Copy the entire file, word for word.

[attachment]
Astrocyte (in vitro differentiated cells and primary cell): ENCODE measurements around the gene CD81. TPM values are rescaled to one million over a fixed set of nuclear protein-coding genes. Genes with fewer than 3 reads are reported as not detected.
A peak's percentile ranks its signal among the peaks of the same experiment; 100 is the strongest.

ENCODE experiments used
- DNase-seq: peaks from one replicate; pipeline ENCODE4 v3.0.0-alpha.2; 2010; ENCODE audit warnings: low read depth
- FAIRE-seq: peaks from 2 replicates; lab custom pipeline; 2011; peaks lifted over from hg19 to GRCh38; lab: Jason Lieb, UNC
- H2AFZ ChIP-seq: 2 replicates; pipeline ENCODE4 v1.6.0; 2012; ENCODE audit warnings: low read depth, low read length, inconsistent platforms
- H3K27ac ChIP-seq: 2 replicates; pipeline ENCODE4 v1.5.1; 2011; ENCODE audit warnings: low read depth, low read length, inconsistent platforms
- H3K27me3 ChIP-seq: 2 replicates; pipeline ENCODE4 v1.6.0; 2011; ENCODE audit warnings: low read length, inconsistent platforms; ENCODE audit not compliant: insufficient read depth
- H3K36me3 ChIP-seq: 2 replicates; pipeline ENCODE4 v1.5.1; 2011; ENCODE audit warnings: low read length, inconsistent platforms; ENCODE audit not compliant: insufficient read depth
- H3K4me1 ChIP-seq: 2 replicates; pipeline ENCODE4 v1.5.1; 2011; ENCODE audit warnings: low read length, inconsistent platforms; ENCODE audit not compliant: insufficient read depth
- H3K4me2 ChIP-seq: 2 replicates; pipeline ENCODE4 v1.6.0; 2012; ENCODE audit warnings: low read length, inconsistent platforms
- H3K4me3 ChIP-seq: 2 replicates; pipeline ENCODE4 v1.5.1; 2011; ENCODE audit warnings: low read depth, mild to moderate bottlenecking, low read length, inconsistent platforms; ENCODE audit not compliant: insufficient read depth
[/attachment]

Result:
Astrocyte (in vitro differentiated cells and primary cell): ENCODE measurements around the gene CD81. TPM values are rescaled to one million over a fixed set of nuclear protein-coding genes. Genes with fewer than 3 reads are reported as not detected.
A peak's percentile ranks its signal among the peaks of the same experiment; 100 is the strongest.

ENCODE experiments used
- DNase-seq: peaks from one replicate; pipeline ENCODE4 v3.0.0-alpha.2; 2010; ENCODE audit warnings: low read depth
- FAIRE-seq: peaks from 2 replicates; lab custom pipeline; 2011; peaks lifted over from hg19 to GRCh38; lab: Jason Lieb, UNC
- H2AFZ ChIP-seq: 2 replicates; pipeline ENCODE4 v1.6.0; 2012; ENCODE audit warnings: low read depth, low read length, inconsistent platforms
- H3K27ac ChIP-seq: 2 replicates; pipeline ENCODE4 v1.5.1; 2011; ENCODE audit warnings: low read depth, low read length, inconsistent platforms
- H3K27me3 ChIP-seq: 2 replicates; pipeline ENCODE4 v1.6.0; 2011; ENCODE audit warnings: low read length, inconsistent platforms; ENCODE audit not compliant: insufficient read depth
- H3K36me3 ChIP-seq: 2 replicates; pipeline ENCODE4 v1.5.1; 2011; ENCODE audit warnings: low read length, inconsistent platforms; ENCODE audit not compliant: insufficient read depth
- H3K4me1 ChIP-seq: 2 replicates; pipeline ENCODE4 v1.5.1; 2011; ENCODE audit warnings: low read length, inconsistent platforms; ENCODE audit not compliant: insufficient read depth
- H3K4me2 ChIP-seq: 2 replicates; pipeline ENCODE4 v1.6.0; 2012; ENCODE audit warnings: low read length, inconsistent platforms
- H3K4me3 ChIP-seq: 2 replicates; pipeline ENCODE4 v1.5.1; 2011; ENCODE audit warnings: low read depth, mild to moderate bottlenecking, low read length, inconsistent platforms; ENCODE audit not compliant: insufficient read depth